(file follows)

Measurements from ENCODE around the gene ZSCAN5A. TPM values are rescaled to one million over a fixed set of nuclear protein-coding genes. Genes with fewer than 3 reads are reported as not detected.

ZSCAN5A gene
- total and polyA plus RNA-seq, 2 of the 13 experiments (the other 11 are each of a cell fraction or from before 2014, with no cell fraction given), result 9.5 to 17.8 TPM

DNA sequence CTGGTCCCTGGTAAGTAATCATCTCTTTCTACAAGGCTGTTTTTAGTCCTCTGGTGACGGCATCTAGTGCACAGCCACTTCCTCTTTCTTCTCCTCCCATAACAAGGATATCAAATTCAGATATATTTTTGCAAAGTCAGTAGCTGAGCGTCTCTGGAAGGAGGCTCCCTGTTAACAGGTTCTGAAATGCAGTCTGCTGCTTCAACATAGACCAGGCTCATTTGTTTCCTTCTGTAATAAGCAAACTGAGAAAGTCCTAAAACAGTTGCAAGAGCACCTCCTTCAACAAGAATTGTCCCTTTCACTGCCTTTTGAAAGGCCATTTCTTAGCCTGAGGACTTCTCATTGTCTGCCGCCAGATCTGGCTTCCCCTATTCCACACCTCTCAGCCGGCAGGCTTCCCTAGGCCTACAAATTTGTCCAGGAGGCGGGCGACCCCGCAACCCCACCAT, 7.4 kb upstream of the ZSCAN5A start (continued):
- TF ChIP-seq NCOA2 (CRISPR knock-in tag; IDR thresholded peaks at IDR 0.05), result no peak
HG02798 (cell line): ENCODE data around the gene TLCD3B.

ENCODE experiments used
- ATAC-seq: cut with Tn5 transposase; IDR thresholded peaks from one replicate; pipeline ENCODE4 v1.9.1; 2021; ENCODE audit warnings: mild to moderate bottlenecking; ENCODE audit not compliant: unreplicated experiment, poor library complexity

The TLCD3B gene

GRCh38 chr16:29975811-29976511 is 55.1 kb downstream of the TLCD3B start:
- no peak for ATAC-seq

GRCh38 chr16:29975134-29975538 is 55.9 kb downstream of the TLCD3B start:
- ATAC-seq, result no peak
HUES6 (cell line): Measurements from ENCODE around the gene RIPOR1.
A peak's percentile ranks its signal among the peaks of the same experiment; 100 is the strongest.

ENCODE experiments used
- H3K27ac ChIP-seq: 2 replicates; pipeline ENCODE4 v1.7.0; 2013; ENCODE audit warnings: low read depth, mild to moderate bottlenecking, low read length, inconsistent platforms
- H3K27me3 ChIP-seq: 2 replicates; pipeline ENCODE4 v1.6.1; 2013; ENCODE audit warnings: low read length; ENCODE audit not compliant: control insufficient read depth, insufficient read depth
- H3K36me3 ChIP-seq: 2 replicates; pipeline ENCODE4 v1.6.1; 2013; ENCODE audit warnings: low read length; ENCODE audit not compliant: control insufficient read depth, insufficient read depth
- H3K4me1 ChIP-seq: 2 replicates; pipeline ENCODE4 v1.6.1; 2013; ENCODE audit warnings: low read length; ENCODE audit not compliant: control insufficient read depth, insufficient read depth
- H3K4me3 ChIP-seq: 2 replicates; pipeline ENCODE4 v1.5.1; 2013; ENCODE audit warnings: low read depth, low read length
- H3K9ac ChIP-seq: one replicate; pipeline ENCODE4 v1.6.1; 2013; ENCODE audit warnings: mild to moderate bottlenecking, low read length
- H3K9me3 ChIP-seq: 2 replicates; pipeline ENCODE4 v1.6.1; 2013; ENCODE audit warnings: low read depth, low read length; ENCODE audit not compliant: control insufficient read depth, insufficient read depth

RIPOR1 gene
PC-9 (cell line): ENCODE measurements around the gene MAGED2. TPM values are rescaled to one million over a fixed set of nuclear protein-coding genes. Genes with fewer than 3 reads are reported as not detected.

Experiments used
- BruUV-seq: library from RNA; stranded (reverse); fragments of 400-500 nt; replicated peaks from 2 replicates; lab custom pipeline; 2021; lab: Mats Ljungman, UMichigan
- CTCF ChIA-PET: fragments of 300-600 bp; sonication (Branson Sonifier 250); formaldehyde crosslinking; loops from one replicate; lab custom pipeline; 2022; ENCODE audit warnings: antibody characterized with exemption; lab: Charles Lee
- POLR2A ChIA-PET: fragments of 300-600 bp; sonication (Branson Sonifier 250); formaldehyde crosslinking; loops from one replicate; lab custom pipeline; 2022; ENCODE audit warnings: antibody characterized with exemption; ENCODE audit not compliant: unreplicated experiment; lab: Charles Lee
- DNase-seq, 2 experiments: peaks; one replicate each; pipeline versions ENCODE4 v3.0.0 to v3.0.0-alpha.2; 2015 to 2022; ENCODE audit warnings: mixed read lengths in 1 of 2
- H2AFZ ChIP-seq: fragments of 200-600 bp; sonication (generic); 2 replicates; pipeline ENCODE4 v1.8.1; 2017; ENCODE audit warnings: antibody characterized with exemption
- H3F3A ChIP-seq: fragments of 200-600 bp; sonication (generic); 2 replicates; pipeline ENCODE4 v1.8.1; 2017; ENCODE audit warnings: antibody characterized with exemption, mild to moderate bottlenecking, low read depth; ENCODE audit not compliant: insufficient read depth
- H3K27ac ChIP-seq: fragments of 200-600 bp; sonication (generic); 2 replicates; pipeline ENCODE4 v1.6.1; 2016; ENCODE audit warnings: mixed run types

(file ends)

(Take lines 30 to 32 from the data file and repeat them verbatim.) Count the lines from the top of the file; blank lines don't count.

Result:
- DNase-seq, 2 experiments: peaks; one replicate each; pipeline versions ENCODE4 v3.0.0 to v3.0.0-alpha.2; 2015 to 2022; ENCODE audit warnings: mixed read lengths in 1 of 2
- H2AFZ ChIP-seq: fragments of 200-600 bp; sonication (generic); 2 replicates; pipeline ENCODE4 v1.8.1; 2017; ENCODE audit warnings: antibody characterized with exemption
- H3F3A ChIP-seq: fragments of 200-600 bp; sonication (generic); 2 replicates; pipeline ENCODE4 v1.8.1; 2017; ENCODE audit warnings: antibody characterized with exemption, mild to moderate bottlenecking, low read depth; ENCODE audit not compliant: insufficient read depth